Mercedes driver Nico Rosberg won the Italian Grand Prix from second on the grid using a one-stop strategy - which has been the winning strategy in recent years as well - starting on the P Zero Yellow soft tyre, and then switching to the P Zero medium halfway through the race. His team mate Lewis Hamilton finished second with an identical strategy.
In fact, Rosberg and Hamilton were the only two drivers who qualified in the top 10 to start the race on the soft tyre, which gave them the possibility to drive a longer first stint than the supersoft starters. This formed the key strategic battle for the podium.
A variety of one and two-stop strategies were seen throughout the race as expected, with the two Ferraris following identical sprint-style two-stoppers: a pair of opening stints on the supersoft followed by one stint on the soft.
Red Bull's Daniel Ricciardo tried an alternative two-stop strategy, taking the supersoft tyre at the end of the race in order to attack Williams driver Valtteri Bottas on the soft tyre. Another alternative strategy was that of Romain Grosjean: the sole driver to finish the race with a soft-supersoft strategy.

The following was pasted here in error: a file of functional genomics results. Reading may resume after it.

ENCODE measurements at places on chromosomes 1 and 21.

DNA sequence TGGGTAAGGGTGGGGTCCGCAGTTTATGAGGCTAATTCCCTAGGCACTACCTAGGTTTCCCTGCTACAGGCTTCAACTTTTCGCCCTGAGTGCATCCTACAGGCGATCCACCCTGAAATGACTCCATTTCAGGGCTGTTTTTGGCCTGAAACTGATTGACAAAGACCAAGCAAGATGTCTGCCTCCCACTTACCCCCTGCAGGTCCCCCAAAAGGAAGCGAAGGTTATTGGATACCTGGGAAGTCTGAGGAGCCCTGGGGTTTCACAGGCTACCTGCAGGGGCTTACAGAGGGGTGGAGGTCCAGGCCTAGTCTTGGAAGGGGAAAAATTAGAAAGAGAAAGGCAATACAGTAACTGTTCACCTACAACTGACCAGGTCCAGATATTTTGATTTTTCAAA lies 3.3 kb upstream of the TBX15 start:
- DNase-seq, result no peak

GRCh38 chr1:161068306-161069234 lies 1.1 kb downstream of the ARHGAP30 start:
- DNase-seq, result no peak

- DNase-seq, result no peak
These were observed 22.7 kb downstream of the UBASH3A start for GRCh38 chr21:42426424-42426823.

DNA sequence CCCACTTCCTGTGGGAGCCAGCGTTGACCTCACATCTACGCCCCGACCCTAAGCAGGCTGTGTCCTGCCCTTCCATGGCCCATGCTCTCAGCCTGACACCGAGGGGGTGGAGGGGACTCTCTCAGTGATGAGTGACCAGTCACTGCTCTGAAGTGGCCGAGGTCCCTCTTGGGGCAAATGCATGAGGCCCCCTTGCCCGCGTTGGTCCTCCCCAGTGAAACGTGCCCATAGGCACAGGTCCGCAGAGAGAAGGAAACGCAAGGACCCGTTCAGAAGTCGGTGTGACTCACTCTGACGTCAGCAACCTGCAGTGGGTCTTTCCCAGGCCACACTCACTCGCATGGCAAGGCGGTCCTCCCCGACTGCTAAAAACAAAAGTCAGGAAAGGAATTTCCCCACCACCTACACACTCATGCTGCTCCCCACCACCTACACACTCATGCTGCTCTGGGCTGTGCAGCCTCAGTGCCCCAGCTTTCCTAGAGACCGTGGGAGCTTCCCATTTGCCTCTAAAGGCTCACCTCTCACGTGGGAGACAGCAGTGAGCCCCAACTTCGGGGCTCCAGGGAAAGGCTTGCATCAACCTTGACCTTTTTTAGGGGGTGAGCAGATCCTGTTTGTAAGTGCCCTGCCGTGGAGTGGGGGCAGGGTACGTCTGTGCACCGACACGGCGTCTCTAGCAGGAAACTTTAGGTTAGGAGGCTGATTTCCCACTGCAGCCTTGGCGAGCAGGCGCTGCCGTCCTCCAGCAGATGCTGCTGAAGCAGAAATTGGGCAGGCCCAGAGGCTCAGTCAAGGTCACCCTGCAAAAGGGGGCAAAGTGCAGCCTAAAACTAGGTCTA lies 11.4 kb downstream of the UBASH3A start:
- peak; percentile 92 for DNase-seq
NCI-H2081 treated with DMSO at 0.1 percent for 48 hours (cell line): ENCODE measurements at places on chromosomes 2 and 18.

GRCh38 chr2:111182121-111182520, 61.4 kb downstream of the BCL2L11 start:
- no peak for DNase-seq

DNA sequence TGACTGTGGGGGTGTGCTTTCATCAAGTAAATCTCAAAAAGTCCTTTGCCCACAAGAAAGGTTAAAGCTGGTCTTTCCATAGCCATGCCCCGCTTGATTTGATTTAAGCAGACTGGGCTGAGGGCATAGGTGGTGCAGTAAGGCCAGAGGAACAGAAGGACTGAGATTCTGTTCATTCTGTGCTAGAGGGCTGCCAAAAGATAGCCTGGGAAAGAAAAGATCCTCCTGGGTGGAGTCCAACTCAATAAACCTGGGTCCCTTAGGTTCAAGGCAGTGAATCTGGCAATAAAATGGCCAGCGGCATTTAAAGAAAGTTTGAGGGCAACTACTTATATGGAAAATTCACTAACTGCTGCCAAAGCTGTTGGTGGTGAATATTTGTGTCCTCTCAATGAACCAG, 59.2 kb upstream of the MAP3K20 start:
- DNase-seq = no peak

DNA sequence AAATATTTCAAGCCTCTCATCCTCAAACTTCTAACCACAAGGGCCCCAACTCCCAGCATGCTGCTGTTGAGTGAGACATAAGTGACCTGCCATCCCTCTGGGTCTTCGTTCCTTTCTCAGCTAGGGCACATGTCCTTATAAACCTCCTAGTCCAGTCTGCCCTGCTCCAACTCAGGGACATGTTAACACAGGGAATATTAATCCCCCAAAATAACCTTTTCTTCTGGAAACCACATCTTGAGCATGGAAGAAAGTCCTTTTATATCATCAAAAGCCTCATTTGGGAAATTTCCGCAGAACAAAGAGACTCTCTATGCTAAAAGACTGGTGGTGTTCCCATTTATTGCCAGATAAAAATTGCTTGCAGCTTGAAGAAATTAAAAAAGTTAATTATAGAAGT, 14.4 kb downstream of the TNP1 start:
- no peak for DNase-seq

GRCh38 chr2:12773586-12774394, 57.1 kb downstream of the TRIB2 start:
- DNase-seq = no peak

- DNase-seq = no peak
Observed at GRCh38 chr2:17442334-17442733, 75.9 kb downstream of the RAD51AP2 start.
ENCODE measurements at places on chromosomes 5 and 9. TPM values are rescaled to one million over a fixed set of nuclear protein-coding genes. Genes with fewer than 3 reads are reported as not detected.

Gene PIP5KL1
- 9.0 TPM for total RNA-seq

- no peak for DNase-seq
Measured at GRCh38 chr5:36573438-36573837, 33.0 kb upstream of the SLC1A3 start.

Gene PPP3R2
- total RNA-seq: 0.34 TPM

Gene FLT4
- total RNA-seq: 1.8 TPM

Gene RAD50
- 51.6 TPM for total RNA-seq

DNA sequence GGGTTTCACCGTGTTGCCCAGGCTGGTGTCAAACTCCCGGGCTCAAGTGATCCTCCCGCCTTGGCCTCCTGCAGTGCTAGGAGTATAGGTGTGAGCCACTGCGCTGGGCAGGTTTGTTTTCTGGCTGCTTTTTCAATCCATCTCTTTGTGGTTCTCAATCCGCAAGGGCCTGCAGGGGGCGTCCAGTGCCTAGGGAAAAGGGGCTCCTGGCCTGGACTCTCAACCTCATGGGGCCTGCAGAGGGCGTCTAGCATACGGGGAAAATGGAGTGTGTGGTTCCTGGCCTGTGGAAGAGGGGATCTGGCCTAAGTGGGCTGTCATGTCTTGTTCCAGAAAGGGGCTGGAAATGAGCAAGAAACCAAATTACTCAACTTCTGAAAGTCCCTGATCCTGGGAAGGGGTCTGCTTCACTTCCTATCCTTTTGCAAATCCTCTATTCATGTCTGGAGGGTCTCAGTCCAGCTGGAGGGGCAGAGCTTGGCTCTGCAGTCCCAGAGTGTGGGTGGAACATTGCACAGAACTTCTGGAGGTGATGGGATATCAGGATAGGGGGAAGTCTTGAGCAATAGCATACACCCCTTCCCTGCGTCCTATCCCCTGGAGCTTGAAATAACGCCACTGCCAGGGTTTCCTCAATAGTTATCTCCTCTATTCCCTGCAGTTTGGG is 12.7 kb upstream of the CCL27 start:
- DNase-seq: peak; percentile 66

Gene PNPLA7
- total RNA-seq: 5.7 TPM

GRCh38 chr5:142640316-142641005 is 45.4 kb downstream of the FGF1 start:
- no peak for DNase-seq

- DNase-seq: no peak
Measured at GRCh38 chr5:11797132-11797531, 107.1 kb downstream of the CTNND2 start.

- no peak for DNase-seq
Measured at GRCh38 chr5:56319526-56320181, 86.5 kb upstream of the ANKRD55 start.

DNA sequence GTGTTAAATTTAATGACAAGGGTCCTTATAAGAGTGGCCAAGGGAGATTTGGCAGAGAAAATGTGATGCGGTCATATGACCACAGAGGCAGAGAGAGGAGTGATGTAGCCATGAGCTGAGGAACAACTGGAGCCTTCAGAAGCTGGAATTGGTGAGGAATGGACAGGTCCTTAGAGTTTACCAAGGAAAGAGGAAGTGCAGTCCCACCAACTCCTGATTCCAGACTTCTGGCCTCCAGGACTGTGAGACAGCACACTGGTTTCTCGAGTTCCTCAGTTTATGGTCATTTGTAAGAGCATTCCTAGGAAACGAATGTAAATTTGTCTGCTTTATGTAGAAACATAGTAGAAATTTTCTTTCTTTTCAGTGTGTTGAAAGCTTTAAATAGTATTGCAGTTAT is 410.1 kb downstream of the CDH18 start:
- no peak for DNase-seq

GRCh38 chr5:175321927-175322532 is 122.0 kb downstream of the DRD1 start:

Manor's Esteban Ocon was the only driver to begin the race on the medium tyre. This meant that for the second race in succession, all three compounds nominated were seen on the starting grid as well as at the finish, having performed perfectly from lights to flag.
Paul Hembery, Pirelli motorsport director: "Tyre strategy formed a key part of our home race, with an exciting start putting the accent further on tyre tactics. Although Lewis Hamilton lost the advantage of pole position at the start, tyre strategy meant that he was up to second position before the halfway point of the race and was able to retain it. From there on it was a strategic battle for the podium with the two-stopping Ferraris. Before the next grand prix in Singapore, we will be hard at work in Barcelona with Ferrari and Paul Ricard with Mercedes this week as we continue to test the wider 2017 tyres with mule cars."
We predicted that two-stops was the theoretically fastest solution (adopted by Ferrari) but Mercedes was able to turn a one-stopper - the second-fastest solution on paper - into a winning strategy. Rosberg followed the one-stop format we expected, starting on soft and switching to medium on lap 24.